♫~Tu-tu-ru!~♫ Webmaster for @The_CBH by day ★ Actor by night ★ Singer by at Mass ★ Writer by whenever ★ Current project: Harry Potter and the Fabulous Cowpig.
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Oakland Raiders File Trademark Applications For “Las Vegas Raiders”

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Even though the Oakland Raiders have not yet received the NFL’s blessing to relocate (again), the team appears to be protecting a potential Las Vegas future from potential trademark raiders.

ESPN and Forbes.com both noticed that the Oakland team, which had recently hoped to return to Los Angeles before the league handed that honor to the Rams, had filed multiple trademark applications with the U.S. Patent and Trademark Office in just the last week.

These trademarks cover a wide range of product lines, including… deep breath: “Clothing, footwear and headwear, namely, caps, hats, visors, headbands, ear muffs, wristbands, tops, T-shirts, tank tops, knit tops, sleepwear, golf shirts, sweaters, sweatshirts, turtlenecks, jackets, neckties, bibs not of paper, jerseys, coats, robes, ponchos, sneakers, gloves, scarves, mittens, aprons, shorts, sweatpants, jeans, pants, socks, underwear, swimwear, rompers.”

Not to mention “professional football games and exhibitions; football fan club services; entertainment services, namely, musical and dance performances provided during intervals at sports events; educational services, namely, physical education programs; production of radio and television programs; live shows featuring football games, football exhibitions, and football competitions; live shows featuring music and dance performances; organizing sporting and cultural events featuring football.”

Oh, and: “Play figures; board games; balloons; toys; plush toys; stuffed animals; sporting goods; golf balls; golf bags; golf club covers; footballs; toy banks; Christmas tree ornaments; jigsaw puzzles; toy and decorative windsocks; kites; pet toys; toy vehicles; billiard balls; dart boards; miniature toy helmets; cornhole board games; playing cards; paper party hats”

There are more (a lot more), but our copy/paste keys are burning up and need to sit out the rest of this drive.

The trademark applications don’t necessarily mean the team is intent on relocating to Las Vegas. Such a move would need approval by the other NFL owners, not to mention a full-fledged plan to relocate without interruption.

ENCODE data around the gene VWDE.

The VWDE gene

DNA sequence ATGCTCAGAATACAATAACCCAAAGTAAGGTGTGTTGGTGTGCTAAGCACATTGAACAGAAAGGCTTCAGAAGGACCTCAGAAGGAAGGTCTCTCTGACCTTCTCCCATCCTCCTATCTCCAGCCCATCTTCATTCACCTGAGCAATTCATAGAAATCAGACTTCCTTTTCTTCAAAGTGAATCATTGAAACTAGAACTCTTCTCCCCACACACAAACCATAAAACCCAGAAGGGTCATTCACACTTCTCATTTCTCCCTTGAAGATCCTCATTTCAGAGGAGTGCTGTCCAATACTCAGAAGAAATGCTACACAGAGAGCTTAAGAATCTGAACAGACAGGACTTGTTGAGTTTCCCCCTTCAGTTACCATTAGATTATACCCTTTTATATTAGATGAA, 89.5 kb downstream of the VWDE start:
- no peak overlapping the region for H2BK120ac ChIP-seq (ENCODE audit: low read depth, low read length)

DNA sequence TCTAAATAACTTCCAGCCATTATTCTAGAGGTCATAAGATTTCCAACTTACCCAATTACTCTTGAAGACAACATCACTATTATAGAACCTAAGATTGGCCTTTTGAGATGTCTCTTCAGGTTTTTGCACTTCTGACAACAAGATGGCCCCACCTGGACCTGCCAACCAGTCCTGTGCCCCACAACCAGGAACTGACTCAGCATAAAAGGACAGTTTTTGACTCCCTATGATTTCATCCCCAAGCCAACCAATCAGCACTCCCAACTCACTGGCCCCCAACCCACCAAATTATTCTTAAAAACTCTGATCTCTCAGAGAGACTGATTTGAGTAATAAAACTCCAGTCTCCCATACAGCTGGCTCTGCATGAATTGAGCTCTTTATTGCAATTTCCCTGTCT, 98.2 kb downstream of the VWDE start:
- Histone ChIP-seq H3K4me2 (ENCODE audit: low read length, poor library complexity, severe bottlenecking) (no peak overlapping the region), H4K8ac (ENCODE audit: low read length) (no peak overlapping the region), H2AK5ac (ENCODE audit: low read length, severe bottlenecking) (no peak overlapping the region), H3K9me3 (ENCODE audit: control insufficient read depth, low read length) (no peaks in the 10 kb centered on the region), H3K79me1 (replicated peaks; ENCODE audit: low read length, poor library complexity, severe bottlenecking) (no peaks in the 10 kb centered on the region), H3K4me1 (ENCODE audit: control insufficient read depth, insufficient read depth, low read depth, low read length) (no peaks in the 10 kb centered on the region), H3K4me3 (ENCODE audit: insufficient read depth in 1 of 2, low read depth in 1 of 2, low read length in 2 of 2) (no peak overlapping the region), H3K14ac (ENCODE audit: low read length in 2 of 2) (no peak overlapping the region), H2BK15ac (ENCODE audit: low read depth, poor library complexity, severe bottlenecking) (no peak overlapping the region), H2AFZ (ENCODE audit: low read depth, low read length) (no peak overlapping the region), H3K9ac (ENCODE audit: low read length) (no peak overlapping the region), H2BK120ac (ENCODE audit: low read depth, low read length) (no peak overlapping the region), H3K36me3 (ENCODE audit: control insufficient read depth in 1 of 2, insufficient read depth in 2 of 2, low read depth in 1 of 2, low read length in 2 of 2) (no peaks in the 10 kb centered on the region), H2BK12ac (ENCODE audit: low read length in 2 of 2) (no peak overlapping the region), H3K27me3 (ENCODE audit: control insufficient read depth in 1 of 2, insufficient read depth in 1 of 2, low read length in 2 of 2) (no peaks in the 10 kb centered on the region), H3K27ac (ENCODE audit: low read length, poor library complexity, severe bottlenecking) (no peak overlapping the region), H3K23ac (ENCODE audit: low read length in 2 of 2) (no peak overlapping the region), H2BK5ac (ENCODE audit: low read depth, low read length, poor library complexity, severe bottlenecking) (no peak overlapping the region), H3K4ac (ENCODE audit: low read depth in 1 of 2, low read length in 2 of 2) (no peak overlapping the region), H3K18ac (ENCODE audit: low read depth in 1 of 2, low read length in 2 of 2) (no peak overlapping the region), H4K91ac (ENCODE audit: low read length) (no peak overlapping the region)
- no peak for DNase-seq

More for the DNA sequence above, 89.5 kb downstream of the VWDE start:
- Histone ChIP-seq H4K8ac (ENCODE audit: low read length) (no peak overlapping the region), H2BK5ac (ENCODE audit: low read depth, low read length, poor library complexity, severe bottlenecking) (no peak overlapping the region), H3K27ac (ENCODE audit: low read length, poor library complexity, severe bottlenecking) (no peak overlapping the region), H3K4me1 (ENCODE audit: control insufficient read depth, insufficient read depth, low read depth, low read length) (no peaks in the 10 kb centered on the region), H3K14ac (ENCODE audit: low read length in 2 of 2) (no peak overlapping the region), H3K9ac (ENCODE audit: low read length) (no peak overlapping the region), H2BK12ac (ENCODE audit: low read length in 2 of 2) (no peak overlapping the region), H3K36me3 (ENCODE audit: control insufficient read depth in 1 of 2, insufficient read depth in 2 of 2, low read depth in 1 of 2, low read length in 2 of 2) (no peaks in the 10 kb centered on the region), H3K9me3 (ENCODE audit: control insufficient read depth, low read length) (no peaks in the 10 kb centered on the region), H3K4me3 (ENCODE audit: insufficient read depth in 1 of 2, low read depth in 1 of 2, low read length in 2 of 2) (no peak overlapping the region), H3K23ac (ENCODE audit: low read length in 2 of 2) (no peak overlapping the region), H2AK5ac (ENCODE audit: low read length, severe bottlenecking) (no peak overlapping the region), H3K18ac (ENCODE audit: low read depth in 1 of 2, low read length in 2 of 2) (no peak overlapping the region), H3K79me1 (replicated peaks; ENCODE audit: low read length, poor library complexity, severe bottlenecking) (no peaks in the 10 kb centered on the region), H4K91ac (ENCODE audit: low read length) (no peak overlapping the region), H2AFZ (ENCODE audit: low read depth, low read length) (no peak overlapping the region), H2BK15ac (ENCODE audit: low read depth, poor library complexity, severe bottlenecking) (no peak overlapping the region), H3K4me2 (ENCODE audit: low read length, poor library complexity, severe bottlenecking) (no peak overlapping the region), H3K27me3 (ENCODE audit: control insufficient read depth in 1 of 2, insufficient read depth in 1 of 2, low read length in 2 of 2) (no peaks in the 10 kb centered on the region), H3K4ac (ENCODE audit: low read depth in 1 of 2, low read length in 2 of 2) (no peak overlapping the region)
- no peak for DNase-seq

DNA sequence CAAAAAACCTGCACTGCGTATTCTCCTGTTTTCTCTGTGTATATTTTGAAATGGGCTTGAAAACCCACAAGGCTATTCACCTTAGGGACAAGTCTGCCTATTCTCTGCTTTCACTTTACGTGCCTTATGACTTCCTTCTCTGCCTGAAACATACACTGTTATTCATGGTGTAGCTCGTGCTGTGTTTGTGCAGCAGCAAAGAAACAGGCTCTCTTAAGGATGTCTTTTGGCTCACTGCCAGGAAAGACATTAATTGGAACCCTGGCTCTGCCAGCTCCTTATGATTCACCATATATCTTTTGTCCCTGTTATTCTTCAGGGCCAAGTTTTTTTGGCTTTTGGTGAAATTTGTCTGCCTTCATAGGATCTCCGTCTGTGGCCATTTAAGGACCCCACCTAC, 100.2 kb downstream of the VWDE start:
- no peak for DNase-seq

As Darren Heitner points out for Forbes, the San Diego Chargers applied to trademark “L.A. Chargers” even though that move never materialized.

Instead, this looks like this is probably an attempt by the team to preempt others from trying to claim the trademark. In addition to the trio of applications filed this week by the Oakland team, there are a half-dozen lesser applications — all filed on Jan. 29 or Jan. 30 — the same time it was reported that Raiders owner Mark Davis had been talking to Vegas casino biggie Sheldon Adelson about building a stadium in the Nevada city. The individuals filing those early trademark applications don’t appear to be related in any way to the team.

If any of those applicants attempted to challenge the team’s claim to the Las Vegas Raiders trademark, they would likely face a steep uphill (and expensive) legal battle.





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Covarr
10 hours ago
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They should rename themselves to the Oakland Isotopes.
Moses Lake, WA
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Has Pokémon Go Run Its Course?

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And just like that, the uber-popular Pokémon Go game has begun to fizzle out. Or at least, that’s the takeaway from a new report that found usage of the app has dropped by tens of millions of users. 

Bloomberg, citing an analysis from Axiom Capital Management, reports that daily users and engagement has dropped from a peak of 45 million users shortly after launching in July to just about 30 million daily users last week.

The analysis, based on data from Sensor Tower, SurveyMonkey, and Apptopia, shows that the game is now on a downward trend, Senior Analyst Victor Anthony says.

If usage continues to decrease, Anthony tells Bloomberg, it could put the viability and popularity of Pokémon Go — and its creator Niantic into question.

The change in daily usage — while not as reliable as looking at monthly users — should be enough to settle concerns from other social media apps like Facebook, Snapchat, and Twitter that users were distracted from using their products.

Still, the decreased use of the game isn’t exactly a sign the Pokémon Go is on the way out. It is still the number one free game on the Google Play store and the number two in Apple’s App Store.

Additionally, the game is still enjoying great fanfare in other parts of the world, where it has launched more recently.